Mayor Walsh issued a 2016 Executive Order to ensure that minority and women entrepreneurs are afforded fair and equitable opportunities when competing for City contracts.

Strategy 4: Develop local climate resilience plans to coordinate adaptation efforts.

Initiative Status Progress
4.1: Develop local climate resilience plans in vulnerable areas to support district-scale climate adaptation.

The Environment Department is completing the “Coastal Resilience Solutions for South Boston” report, to be released in the fall of 2018.  The Parks Department and Environment launched the Moakley Park Vision Plan, to be completed in 2019.

4.2: Establish local climate resilience committees to serve as long-term community partners for climate adaptation.
Greenovate launched the Climate Ready Boston Leaders Program. Environment is also partnering with Neighborhood of Affordable Housing (NOAH) in East Boston on the ClimateCARE program.


Strategy 5: Create a coastal protection system.

Initiative Status Progress
5.1: Establish Flood Protection Overlay Districts (FPOD) and require potential integration with flood protection.
The BPDA Department was awarded a state grant to establish a FPOD and accompanying resilience design guidelines. The process will begin in fall 2018.
5.2: Determine a consistent evaluation framework for flood defense prioritization.
Environment is testing preliminary evaluation criteria through the Climate Ready East BostonCharlestown, and South Boston project.
5.3: Prioritize and study the feasibility of district-scale flood protection.
Environment will be releasing the “Coastal Resilience Solutions for South Boston” report in the fall of 2018. This report is in collaboration with the Boston Planning & Development Agency, and others.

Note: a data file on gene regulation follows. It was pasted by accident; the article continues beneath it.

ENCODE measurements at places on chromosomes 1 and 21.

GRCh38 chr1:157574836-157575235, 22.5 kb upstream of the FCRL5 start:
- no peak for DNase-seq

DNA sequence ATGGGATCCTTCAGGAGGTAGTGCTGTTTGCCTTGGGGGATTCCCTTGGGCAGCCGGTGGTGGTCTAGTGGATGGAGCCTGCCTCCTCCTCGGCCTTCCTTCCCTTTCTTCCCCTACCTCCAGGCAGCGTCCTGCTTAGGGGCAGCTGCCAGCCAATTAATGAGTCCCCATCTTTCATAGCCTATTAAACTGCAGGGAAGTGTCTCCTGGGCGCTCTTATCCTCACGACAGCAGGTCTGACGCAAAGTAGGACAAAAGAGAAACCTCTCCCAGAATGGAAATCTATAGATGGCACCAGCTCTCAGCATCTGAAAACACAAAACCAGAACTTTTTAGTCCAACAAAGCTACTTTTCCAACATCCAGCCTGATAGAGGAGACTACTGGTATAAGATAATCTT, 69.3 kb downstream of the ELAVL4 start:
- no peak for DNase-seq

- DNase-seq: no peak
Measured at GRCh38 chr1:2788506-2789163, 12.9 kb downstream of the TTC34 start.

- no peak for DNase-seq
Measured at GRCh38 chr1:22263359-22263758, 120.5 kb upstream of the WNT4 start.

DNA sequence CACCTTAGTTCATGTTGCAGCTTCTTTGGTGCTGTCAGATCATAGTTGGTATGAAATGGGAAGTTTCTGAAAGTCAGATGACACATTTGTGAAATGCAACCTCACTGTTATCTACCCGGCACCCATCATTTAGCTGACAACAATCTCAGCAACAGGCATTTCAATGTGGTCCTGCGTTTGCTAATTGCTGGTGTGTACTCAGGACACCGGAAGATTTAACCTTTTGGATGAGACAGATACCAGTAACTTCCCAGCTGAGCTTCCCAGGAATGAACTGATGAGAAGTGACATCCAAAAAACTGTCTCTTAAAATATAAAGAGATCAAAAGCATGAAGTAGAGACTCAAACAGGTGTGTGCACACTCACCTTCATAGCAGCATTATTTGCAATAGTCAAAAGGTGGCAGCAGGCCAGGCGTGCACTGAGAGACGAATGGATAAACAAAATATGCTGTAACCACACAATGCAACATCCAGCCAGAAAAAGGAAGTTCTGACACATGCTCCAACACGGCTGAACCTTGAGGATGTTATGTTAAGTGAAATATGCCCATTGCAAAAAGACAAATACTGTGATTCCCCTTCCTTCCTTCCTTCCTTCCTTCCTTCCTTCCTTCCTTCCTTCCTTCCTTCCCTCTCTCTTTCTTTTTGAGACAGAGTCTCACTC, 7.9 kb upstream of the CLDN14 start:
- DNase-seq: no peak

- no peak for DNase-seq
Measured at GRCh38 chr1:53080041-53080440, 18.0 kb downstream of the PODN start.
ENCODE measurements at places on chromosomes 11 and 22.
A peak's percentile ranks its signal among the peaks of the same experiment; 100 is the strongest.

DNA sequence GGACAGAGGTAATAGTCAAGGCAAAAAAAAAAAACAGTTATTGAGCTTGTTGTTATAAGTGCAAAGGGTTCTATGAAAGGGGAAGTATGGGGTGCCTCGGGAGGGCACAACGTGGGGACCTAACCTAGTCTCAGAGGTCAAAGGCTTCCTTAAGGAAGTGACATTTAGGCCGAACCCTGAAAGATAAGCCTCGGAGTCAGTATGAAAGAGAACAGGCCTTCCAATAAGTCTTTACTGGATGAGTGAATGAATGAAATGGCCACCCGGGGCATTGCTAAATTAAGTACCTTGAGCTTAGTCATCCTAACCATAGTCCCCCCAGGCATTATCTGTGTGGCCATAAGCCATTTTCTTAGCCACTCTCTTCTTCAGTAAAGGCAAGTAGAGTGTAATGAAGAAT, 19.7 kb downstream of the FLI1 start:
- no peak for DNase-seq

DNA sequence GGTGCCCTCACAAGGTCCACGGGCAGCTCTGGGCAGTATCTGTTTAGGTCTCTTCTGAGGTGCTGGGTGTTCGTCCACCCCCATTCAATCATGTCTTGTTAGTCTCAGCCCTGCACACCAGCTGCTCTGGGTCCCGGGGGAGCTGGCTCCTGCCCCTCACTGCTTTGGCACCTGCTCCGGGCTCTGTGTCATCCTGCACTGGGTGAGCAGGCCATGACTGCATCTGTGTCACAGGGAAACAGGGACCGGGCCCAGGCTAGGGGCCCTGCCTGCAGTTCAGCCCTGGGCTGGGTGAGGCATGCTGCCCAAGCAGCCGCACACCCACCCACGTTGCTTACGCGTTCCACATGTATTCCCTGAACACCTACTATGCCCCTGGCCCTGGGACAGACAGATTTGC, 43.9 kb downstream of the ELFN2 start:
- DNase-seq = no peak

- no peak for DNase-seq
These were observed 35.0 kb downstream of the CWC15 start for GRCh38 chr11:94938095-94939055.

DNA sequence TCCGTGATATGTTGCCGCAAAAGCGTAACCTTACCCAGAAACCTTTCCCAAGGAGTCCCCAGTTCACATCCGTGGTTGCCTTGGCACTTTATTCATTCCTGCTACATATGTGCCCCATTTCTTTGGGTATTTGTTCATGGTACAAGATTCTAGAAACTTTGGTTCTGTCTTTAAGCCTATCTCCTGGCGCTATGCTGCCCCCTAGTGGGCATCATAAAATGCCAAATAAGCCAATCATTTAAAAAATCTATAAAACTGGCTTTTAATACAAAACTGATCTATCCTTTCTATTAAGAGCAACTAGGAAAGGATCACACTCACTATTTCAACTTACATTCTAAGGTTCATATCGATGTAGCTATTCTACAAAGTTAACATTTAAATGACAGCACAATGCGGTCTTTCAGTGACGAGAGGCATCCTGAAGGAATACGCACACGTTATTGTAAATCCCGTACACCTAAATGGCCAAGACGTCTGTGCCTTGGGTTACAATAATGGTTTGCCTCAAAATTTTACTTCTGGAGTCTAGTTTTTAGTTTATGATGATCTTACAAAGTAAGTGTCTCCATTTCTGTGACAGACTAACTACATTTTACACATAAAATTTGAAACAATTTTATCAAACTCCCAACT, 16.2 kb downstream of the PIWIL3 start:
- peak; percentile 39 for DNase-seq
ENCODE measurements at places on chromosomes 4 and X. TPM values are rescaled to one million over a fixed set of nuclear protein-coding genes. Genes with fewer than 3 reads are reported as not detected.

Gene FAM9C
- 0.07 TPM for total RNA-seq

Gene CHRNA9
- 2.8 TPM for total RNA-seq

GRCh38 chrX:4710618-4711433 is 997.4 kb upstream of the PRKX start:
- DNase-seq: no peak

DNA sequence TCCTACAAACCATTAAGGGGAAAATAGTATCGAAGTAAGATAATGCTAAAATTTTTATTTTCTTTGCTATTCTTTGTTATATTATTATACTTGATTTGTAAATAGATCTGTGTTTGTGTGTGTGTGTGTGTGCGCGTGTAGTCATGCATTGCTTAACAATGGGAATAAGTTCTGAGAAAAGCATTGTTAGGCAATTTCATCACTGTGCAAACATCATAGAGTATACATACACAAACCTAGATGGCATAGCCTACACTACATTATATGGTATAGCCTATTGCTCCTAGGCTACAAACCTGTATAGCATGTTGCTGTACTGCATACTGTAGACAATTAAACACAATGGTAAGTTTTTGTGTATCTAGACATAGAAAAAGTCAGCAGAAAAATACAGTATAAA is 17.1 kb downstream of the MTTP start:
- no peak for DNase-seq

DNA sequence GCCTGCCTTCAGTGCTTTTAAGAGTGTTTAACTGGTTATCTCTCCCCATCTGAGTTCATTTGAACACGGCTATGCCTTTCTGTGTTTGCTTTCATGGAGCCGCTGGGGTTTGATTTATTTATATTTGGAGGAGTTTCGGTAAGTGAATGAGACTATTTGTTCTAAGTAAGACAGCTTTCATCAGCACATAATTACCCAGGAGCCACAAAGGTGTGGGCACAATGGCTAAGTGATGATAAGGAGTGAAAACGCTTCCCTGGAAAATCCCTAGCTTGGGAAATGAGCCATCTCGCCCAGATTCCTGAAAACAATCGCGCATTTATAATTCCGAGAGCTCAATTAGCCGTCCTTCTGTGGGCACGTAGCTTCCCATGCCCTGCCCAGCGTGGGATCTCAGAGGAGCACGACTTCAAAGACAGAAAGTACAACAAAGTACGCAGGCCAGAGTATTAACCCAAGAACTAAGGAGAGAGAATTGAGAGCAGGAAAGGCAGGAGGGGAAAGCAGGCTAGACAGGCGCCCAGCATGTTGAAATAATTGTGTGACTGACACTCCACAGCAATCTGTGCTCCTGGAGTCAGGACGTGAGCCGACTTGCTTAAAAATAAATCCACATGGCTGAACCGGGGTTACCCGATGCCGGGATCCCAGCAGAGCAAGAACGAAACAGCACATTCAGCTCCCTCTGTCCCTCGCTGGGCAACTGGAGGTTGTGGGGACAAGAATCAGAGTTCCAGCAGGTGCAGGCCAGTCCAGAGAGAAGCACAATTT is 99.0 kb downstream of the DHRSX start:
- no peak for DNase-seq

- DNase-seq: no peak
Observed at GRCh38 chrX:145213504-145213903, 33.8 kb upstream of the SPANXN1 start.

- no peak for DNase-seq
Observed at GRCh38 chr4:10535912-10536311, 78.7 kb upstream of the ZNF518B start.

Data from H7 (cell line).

5.4: Conduct a harbor-wide flood protection system feasibility study.
University of Massachusetts Boston released the “Feasibility of Harbor-wide Barrier Systems” in March 2018.

Strategy 6: Coordinate investments to adapt infrastructure to future climate conditions.

Initiative Status Progress
6.1: Establish an Infrastructure Coordination Committee (ICC).
Environment is developing a preliminary work plan for the ICC, which will be a continuation of Climate Ready Boston’s Infrastructure Advisory Group.
6.2: Continue to collect important asset and hazard data for planning purposes.
6.3: Provide guidance on priority evacuation and service road infrastructure to the ICC.


Strategy 7: Develop district-scale energy solutions to increase decentralization and redundancy.

Initiative Status Progress
7.1: Conduct feasibility studies for community energy solutions.
The Boston Planning & Development Agency was selected to participate in the MassCEC Community Microgrid Program to carry out a Feasibility Assessment for a District Energy Microgrid at the Raymond L. Flynn Marine Park. The Smart Utilities Policy for Article 80 Development Review was approved by the BPDA Board in June 2018, which supports the adoption of district energy microgrids.


Strategy 8: Expand the use of green infrastructure and other natural systems to manage stormwater, mitigate heat, and provide additional benefits.

Initiative Status Progress
8.1: Develop a green infrastructure location plan for public land and rights-of-way.

The Parks Department completed a design and implementation guide for green infrastructure. The report is expected to be released in the fall of 2018.